By the time she was five, Charlotte had tried more than a dozen antiepileptic treatments. They all failed. The next option was an antiseizure medication for dogs. The Figis’ cherubic daughter was so frequently plagued by seizures that she couldn’t sleep. She couldn’t eat or drink. Like my nephew, David, she had a feeding tube, and at five, Charlotte was functioning at the same level as a one-month-old. Her doctors said there was nothing more they could do; they weaned her off her last drug. Her parents signed a do-not-resuscitate order. “She had pneumonia and was on oxygen,” Paige says. “It was looking very, very bad.”
In 2011, on the eve of another deployment to Afghanistan, Matt said what he feared might be a final goodbye to his five-year-old daughter. But even when he was nearly 8,000 miles away, Matt continued searching for a reason to hope. Before he left, the Figis had heard about a father in California using a strain of marijuana to treat his son. While Matt was overseas, he found a moving YouTube video of the father and son. “Matt called me on the satellite phone,” Paige remembers. “Charlotte’s seizing, and he’s listening to her scream, and he’s pushing me to understand: ‘We live in a legal state. You’ve got to try this.’ ”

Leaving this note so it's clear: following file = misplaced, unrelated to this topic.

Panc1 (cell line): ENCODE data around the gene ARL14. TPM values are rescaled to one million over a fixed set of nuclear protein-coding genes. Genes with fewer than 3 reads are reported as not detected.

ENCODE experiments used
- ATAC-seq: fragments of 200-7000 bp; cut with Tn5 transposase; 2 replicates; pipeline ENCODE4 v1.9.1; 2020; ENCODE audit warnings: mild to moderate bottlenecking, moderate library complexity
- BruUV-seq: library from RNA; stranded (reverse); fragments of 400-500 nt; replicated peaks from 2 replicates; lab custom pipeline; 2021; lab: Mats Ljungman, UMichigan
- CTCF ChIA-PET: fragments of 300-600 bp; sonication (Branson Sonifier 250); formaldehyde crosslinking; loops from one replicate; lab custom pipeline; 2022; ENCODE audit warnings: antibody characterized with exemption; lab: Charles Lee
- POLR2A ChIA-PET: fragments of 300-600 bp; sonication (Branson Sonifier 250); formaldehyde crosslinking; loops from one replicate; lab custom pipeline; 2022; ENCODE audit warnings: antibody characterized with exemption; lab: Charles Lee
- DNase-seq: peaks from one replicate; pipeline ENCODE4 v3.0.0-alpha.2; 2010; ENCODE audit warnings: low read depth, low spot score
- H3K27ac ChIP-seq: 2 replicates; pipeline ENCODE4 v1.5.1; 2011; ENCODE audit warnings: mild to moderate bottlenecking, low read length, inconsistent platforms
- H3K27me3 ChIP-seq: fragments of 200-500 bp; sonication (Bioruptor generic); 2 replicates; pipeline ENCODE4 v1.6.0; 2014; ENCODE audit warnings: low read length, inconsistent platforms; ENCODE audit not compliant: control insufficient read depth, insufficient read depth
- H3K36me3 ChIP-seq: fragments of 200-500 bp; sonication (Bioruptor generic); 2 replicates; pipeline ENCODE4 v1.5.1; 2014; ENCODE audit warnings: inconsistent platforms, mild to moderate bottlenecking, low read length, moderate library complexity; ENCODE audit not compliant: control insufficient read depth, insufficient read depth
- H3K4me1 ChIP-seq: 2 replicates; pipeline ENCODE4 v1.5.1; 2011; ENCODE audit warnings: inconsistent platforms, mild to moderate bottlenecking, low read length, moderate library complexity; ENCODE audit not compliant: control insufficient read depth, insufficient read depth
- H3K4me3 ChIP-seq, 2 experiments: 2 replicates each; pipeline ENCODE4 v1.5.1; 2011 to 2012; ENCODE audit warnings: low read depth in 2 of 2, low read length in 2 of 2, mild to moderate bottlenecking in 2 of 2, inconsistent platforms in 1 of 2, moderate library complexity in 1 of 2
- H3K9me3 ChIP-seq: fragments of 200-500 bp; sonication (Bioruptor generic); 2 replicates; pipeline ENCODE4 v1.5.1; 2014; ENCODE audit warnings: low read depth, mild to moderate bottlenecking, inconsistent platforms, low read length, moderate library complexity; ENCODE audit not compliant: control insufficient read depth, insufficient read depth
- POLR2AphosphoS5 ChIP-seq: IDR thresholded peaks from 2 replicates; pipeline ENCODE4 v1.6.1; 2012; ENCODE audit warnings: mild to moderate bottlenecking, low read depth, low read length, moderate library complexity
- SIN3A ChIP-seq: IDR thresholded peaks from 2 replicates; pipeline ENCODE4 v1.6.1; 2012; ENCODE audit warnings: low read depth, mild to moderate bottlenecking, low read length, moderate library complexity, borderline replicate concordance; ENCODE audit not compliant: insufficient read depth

At first, Paige said no. Too many times she’d been gored by the horns of disappointment. The pain was just too much. Not again, she thought, not again. But then she’d look at her seizing daughter and wonder, What if I don’t try and she dies? What if?